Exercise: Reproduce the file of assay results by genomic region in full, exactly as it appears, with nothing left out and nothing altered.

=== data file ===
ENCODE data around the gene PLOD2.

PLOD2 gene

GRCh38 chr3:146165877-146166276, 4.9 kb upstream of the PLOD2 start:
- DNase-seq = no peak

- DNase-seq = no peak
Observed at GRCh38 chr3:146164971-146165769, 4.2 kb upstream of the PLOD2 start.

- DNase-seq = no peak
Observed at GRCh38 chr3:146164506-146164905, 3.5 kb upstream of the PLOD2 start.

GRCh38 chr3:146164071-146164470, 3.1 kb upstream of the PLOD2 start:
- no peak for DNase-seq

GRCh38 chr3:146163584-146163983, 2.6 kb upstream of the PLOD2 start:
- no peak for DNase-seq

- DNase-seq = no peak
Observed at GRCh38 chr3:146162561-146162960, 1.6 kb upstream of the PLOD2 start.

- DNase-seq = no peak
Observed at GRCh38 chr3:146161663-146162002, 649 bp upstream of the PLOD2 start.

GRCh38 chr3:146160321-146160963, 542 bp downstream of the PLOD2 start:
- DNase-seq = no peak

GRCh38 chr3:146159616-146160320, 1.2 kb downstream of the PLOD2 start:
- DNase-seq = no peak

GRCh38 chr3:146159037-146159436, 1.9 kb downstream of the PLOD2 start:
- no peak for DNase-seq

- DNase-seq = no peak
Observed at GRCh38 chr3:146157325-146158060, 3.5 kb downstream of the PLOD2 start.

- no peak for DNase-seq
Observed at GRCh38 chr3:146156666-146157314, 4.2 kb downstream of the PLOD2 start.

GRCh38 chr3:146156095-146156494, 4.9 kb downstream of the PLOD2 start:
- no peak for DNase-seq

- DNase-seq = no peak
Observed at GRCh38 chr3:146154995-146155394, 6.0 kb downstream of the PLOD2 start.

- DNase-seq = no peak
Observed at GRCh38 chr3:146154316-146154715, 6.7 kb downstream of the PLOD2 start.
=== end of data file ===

ENCODE data around the gene PLOD2.

PLOD2 gene

GRCh38 chr3:146165877-146166276, 4.9 kb upstream of the PLOD2 start:
- DNase-seq = no peak

- DNase-seq = no peak
Observed at GRCh38 chr3:146164971-146165769, 4.2 kb upstream of the PLOD2 start.

- DNase-seq = no peak
Observed at GRCh38 chr3:146164506-146164905, 3.5 kb upstream of the PLOD2 start.

GRCh38 chr3:146164071-146164470, 3.1 kb upstream of the PLOD2 start:
- no peak for DNase-seq

GRCh38 chr3:146163584-146163983, 2.6 kb upstream of the PLOD2 start:
- no peak for DNase-seq

- DNase-seq = no peak
Observed at GRCh38 chr3:146162561-146162960, 1.6 kb upstream of the PLOD2 start.

- DNase-seq = no peak
Observed at GRCh38 chr3:146161663-146162002, 649 bp upstream of the PLOD2 start.

GRCh38 chr3:146160321-146160963, 542 bp downstream of the PLOD2 start:
- DNase-seq = no peak

GRCh38 chr3:146159616-146160320, 1.2 kb downstream of the PLOD2 start:
- DNase-seq = no peak

GRCh38 chr3:146159037-146159436, 1.9 kb downstream of the PLOD2 start:
- no peak for DNase-seq

- DNase-seq = no peak
Observed at GRCh38 chr3:146157325-146158060, 3.5 kb downstream of the PLOD2 start.

- no peak for DNase-seq
Observed at GRCh38 chr3:146156666-146157314, 4.2 kb downstream of the PLOD2 start.

GRCh38 chr3:146156095-146156494, 4.9 kb downstream of the PLOD2 start:
- no peak for DNase-seq

- DNase-seq = no peak
Observed at GRCh38 chr3:146154995-146155394, 6.0 kb downstream of the PLOD2 start.

- DNase-seq = no peak
Observed at GRCh38 chr3:146154316-146154715, 6.7 kb downstream of the PLOD2 start.